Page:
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JDSU Steps Up the Pace

Facing a big reverse split vote by holders, the firm notes its progress.

A retooled JDSU (JDSU) says it's geared up for a little growth.

Lest troubling memories linger of the

former JDS Uniphase, the San Jose, Calif., company is on Wall Street this week to stress that this is the "new JDSU." And with several underperforming businesses and nearly four dozen executives out the door, the new-and-improved JDSU says it is succeeding by focusing on three main businesses: optical components, network testing and specialty coatings.

David Gudmundson, the company's head of corporate development, dropped by Monday. The visit came ahead of a shareholder vote Thursday on a proposed reverse stock split. JDSU wants investors to rubber-stamp a plan to boost the share price by reducing the number of shares outstanding.

Even without any reverse split, JDSU's revival efforts have been handsomely rewarded. The stock has gained nearly 50% in the two months since the company floated the reverse split plan and changed its name. JDSU shares fell 4 cents to $2.39 in midday trading Monday.

As the key supplier of lasers at the heart of the optical networks, JDSU enjoyed a blistering ride up during the heady Internet building boom. Today, the company appears to have survived the ensuing postboom industry collapse.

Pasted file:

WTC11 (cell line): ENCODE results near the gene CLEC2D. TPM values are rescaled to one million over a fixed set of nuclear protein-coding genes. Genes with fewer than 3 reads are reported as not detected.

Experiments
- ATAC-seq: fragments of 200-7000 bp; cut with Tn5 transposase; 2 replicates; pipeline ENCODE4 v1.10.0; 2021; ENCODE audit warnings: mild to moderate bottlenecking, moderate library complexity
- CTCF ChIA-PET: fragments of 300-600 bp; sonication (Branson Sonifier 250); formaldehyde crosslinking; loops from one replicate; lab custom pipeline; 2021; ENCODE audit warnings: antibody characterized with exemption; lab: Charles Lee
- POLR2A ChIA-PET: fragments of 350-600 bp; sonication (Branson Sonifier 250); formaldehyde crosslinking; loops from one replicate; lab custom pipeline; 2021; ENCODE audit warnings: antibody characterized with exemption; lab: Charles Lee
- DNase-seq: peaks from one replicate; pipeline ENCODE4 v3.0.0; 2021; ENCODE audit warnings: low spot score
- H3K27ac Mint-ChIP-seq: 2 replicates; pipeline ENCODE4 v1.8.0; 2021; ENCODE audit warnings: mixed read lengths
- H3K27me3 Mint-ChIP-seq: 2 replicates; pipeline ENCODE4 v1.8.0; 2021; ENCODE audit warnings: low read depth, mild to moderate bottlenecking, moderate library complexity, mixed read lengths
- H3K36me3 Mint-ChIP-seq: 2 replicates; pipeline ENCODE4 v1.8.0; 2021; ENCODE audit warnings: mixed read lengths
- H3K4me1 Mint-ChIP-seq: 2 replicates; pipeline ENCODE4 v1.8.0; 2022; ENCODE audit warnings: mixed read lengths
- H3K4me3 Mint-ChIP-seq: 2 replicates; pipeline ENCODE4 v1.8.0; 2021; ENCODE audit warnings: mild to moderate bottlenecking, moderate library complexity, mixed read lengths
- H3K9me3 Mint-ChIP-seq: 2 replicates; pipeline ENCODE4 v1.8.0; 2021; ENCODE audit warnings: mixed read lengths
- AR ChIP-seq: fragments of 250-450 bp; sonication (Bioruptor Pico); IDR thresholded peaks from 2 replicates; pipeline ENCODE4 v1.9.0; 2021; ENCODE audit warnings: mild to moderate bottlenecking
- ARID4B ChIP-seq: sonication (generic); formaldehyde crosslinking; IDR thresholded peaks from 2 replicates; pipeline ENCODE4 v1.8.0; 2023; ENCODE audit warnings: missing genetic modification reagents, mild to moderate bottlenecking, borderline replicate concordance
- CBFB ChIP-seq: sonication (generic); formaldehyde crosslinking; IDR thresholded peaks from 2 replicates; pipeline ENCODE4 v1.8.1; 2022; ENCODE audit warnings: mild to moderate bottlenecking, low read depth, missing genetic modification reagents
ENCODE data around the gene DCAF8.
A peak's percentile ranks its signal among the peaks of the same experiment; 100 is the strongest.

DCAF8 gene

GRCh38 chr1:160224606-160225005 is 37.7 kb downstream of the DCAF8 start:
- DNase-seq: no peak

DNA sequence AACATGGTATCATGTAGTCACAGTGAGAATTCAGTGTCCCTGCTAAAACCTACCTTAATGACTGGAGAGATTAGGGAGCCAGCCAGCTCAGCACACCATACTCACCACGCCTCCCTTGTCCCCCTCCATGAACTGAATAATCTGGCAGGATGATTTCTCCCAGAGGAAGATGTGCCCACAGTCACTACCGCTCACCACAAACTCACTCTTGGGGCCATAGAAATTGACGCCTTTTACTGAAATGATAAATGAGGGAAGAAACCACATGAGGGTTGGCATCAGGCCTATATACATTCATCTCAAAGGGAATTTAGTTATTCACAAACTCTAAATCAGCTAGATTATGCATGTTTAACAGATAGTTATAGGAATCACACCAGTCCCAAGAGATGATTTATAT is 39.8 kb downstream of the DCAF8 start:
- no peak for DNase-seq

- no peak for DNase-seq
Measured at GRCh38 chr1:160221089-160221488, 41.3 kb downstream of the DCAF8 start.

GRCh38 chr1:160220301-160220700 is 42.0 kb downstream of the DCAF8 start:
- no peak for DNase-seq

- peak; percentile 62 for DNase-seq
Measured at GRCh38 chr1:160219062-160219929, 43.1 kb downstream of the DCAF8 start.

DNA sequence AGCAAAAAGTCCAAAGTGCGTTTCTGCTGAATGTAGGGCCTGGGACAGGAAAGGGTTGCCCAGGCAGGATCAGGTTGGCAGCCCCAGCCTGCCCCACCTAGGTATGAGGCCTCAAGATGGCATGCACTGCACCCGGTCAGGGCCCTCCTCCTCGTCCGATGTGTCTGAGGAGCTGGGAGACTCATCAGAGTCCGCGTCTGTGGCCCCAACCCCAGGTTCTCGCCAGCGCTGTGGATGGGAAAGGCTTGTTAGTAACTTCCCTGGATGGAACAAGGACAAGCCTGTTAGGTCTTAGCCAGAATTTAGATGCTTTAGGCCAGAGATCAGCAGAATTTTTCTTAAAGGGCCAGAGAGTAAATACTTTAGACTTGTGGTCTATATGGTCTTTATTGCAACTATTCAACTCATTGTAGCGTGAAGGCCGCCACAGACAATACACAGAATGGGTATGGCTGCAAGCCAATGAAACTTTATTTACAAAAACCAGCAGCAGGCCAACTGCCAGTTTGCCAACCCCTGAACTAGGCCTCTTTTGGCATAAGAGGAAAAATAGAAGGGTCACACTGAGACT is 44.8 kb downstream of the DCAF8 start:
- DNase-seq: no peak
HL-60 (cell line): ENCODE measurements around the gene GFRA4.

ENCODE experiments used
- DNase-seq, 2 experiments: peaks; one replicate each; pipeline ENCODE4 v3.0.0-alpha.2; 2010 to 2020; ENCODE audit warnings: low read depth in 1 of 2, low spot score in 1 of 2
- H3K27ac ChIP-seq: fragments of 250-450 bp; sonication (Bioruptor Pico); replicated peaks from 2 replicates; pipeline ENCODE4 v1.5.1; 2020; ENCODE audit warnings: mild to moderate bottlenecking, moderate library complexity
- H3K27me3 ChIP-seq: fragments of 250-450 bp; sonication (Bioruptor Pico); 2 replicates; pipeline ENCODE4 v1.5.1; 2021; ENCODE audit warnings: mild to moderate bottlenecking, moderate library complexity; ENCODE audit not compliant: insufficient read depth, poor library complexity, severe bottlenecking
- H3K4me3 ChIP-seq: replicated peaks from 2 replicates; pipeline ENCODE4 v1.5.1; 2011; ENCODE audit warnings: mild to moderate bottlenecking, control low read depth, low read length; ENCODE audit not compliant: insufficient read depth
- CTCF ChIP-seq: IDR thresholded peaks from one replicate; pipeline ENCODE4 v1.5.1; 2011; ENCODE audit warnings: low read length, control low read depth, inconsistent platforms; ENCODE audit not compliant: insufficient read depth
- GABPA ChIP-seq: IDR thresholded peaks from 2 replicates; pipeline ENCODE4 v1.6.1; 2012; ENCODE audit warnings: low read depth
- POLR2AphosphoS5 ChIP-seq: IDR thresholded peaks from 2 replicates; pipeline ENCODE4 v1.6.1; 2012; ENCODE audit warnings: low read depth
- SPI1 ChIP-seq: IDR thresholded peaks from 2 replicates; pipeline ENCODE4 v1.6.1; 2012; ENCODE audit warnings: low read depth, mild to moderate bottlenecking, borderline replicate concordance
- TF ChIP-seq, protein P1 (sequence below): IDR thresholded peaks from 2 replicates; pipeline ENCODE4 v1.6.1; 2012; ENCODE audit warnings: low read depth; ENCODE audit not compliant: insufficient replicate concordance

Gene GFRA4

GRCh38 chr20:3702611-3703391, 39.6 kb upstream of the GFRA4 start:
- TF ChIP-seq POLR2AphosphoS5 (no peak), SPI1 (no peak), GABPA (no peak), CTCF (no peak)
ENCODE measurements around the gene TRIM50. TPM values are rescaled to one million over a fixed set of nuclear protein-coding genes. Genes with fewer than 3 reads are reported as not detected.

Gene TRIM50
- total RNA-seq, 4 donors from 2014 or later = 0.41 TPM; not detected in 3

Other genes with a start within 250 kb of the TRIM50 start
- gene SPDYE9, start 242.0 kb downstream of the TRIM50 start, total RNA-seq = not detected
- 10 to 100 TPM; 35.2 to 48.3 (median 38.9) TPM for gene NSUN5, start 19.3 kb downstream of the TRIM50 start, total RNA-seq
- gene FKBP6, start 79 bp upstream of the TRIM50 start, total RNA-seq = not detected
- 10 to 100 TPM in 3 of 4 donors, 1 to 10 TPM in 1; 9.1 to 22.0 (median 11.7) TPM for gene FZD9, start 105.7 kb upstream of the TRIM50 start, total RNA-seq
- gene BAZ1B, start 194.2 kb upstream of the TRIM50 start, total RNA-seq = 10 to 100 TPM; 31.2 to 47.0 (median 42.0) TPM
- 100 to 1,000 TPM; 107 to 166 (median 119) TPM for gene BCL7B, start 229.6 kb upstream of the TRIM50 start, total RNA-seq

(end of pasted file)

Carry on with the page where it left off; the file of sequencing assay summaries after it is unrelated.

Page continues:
CEO Kevin Kennedy is credited with the reorganization of JDSU. Before joining the company in 2003, Kennedy spent time at wireless software shop



, and prior to that he ran


(CSCO) - Get Free Report

telco business.

Gudmundson, who worked with Kennedy at Cisco, shared an updated to-do list of businesses shoved out or in the process of moving toward the exit. He also showed a new organizational chart featuring only four holdovers from the old JDS Uniphase days. In fact, since Kennedy's arrival, 47 executives have been replaced, says Gudmundson.

And though not as acquisitive as its prebust days, JDSU has made several deals to bolster its offerings. Lacking growth, but with a surplus of cash, JDSU veered off in an entirely new direction in May with the $760 million

purchase of Acterna, a network testing and measurement gearmaker.

JDSU ventured far outside its core strength when it took on Acterna. And some critics see it as an

integration nightmare with almost nothing in common with the company's development of lasers and transponders.

But company reps call it a great entry into an adjacent market, with 250 new customers to sell to.

Gudmundson concedes that integrating Acterna's Germantown, Md.-based operations, with 1,700 employees, will be a challenge.

"We are trying," he says, "to keep people happy, on board and engaged." But Gudmundson declined to provide any progress report or retention target.

Overall, the JDSU message seems to be that the company is moving in the right direction and growing. But don't expect the pace to be too quick.

Gudmundson puts annual optical systems' sales growth somewhere between 5% and 10%. Similarly, he expects the Acterna tests and measurements unit to deliver between 5% and 15% growth.

Wall Street, however, seems a little more optimistic. Analysts polled by Reuters Research expect 2007 sales to increase about 12% over 2006 levels.